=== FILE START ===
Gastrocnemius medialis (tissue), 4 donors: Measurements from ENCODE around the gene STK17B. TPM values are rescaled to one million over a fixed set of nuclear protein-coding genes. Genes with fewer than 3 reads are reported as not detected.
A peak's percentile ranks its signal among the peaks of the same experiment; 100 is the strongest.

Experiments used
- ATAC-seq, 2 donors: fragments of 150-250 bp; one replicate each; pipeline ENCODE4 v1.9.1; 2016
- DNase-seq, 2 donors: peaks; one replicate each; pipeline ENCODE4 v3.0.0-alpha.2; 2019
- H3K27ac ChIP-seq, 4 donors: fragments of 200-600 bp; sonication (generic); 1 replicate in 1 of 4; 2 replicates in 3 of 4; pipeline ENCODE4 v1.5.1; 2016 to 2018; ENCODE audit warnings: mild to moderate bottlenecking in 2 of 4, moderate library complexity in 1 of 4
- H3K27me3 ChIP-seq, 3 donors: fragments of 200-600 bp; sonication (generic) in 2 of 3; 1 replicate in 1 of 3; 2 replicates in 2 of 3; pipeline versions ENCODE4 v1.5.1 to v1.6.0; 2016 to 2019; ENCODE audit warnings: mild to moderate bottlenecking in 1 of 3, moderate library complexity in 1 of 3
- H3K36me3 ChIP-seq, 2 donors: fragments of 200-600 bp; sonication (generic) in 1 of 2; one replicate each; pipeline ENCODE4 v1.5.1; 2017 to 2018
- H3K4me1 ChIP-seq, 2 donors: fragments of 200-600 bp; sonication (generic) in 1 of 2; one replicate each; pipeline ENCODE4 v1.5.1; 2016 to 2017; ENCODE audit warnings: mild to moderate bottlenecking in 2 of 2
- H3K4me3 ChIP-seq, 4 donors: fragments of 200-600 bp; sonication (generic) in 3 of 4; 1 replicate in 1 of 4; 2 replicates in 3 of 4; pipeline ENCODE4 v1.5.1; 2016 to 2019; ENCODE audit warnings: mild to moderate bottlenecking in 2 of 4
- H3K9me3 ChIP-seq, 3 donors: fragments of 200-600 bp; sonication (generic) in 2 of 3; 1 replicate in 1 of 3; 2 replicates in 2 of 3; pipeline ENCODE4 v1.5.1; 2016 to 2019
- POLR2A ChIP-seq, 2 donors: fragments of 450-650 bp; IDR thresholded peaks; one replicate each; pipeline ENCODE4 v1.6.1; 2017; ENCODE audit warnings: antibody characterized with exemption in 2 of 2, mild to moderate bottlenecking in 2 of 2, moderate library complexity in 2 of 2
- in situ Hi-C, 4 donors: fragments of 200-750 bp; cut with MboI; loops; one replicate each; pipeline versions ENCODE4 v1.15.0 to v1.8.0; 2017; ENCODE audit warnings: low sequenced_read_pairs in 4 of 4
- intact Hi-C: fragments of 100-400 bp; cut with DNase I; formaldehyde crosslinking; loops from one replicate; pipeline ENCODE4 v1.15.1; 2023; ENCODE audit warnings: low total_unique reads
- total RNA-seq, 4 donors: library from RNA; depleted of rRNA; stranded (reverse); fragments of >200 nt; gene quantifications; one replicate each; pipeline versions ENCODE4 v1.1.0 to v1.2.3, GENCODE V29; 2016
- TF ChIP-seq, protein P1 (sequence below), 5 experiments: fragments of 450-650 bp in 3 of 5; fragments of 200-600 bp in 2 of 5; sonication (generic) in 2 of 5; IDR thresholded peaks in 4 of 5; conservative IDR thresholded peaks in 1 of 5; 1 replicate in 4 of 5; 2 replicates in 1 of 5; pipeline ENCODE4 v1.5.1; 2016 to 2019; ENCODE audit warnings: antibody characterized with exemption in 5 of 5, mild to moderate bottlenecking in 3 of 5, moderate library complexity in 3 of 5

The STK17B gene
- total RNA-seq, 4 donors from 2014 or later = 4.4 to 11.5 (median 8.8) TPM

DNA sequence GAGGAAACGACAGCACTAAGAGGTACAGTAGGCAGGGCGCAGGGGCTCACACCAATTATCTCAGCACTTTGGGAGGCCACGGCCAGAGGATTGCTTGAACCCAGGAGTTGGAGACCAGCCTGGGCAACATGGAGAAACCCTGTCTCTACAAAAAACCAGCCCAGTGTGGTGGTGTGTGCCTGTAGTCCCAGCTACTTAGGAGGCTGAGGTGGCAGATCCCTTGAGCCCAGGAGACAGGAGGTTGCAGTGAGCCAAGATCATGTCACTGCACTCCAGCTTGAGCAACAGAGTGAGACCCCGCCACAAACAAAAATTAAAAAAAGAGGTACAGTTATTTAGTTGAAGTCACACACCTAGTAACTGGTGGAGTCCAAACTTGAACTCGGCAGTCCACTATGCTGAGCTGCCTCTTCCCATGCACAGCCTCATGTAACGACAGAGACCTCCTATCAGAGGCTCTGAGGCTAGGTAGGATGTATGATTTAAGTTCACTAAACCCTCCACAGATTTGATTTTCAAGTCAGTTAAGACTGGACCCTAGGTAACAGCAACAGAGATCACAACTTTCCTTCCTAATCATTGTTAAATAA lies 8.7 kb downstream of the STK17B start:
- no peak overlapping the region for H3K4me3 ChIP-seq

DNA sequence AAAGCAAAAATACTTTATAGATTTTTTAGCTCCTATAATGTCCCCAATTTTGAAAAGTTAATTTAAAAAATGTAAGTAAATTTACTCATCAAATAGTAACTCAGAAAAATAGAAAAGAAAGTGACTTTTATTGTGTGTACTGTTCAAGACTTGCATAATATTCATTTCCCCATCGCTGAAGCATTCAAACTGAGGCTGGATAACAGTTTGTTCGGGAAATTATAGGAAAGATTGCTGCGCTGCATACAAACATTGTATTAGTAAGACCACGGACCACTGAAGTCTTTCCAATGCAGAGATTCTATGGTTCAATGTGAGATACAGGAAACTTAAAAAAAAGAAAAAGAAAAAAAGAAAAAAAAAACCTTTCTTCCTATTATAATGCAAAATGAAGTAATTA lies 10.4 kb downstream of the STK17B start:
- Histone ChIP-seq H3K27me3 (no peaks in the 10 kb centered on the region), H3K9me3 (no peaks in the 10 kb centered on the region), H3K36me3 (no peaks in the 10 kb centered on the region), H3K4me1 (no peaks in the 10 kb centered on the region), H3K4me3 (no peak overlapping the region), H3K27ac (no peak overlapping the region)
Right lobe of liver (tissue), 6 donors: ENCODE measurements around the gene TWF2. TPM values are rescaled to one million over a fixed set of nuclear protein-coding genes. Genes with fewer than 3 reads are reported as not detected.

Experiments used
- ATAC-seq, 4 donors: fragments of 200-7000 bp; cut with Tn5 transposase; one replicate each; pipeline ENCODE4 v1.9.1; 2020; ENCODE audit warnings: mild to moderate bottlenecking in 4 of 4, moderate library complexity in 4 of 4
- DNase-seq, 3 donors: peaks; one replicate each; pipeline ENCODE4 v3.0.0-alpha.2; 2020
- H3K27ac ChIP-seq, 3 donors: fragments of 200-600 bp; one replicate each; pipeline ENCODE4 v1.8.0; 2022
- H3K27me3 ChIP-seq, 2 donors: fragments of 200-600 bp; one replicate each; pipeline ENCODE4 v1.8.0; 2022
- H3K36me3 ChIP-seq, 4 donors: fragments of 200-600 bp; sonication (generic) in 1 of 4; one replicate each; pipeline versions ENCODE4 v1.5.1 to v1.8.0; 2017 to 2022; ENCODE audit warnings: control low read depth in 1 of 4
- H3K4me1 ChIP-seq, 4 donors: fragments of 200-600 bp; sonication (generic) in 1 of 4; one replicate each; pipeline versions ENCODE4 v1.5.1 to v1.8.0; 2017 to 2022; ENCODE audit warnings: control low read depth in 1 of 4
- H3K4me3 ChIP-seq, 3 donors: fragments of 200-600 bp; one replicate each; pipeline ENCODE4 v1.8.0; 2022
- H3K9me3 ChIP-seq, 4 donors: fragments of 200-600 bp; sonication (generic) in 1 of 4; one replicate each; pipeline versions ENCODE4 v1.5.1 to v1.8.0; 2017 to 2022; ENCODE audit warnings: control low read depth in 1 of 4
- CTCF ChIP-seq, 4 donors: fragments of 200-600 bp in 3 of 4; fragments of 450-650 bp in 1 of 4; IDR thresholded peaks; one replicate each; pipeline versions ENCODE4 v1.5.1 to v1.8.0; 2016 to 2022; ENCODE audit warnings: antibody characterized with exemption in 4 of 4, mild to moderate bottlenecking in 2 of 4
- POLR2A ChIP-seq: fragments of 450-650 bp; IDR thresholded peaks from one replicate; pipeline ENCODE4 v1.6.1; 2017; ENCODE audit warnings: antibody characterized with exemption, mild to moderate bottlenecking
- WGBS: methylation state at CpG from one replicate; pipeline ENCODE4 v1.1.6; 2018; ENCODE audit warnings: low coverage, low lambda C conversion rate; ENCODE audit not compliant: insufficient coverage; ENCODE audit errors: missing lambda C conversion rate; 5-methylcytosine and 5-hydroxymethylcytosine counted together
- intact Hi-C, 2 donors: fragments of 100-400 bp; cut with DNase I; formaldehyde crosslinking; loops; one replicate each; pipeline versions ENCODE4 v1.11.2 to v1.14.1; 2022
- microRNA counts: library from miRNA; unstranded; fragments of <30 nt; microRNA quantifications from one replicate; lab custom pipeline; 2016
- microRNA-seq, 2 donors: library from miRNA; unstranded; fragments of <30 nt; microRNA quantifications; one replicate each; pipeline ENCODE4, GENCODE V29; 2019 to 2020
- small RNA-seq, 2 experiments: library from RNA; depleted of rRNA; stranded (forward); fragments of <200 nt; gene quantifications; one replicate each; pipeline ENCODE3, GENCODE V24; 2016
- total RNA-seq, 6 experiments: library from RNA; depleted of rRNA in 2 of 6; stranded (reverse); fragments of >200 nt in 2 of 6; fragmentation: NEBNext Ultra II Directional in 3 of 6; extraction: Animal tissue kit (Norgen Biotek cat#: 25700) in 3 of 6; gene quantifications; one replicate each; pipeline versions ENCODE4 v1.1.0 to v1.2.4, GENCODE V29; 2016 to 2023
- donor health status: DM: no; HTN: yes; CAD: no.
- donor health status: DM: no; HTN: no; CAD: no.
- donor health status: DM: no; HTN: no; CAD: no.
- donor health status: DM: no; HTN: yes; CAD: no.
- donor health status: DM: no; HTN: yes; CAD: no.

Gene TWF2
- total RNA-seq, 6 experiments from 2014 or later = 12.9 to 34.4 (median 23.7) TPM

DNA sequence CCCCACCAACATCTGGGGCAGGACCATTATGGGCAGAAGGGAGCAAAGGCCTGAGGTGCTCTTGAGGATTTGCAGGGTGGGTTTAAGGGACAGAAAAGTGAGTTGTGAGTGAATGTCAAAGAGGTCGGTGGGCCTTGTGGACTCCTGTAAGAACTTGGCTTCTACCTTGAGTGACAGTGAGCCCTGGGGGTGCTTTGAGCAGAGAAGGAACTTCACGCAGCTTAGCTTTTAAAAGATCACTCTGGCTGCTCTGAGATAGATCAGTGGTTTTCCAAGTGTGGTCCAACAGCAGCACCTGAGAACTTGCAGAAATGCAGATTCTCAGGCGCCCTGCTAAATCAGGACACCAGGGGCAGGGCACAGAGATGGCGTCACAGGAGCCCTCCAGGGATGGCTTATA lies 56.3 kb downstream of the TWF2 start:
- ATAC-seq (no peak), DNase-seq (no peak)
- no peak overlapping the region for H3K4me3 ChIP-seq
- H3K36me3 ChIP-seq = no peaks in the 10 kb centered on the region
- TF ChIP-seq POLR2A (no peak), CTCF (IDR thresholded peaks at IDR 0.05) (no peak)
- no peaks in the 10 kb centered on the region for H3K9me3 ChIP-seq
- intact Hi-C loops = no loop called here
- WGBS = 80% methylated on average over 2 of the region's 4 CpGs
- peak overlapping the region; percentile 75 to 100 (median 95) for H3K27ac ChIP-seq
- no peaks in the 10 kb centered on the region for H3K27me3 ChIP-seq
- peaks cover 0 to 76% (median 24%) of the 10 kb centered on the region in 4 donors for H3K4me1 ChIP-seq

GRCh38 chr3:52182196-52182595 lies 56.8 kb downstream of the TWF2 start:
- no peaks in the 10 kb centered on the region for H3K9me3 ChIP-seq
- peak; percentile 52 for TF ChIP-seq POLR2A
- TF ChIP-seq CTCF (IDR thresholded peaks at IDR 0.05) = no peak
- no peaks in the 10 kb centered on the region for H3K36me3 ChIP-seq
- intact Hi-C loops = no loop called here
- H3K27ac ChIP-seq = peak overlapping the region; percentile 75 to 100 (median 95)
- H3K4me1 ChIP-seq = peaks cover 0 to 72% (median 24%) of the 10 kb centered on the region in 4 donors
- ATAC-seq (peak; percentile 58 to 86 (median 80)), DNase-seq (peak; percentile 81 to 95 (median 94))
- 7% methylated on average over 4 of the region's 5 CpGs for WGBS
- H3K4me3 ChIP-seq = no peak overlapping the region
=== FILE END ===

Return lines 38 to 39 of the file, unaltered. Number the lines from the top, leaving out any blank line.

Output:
- microRNA-seq, 2 donors: library from miRNA; unstranded; fragments of <30 nt; microRNA quantifications; one replicate each; pipeline ENCODE4, GENCODE V29; 2019 to 2020
- small RNA-seq, 2 experiments: library from RNA; depleted of rRNA; stranded (forward); fragments of <200 nt; gene quantifications; one replicate each; pipeline ENCODE3, GENCODE V24; 2016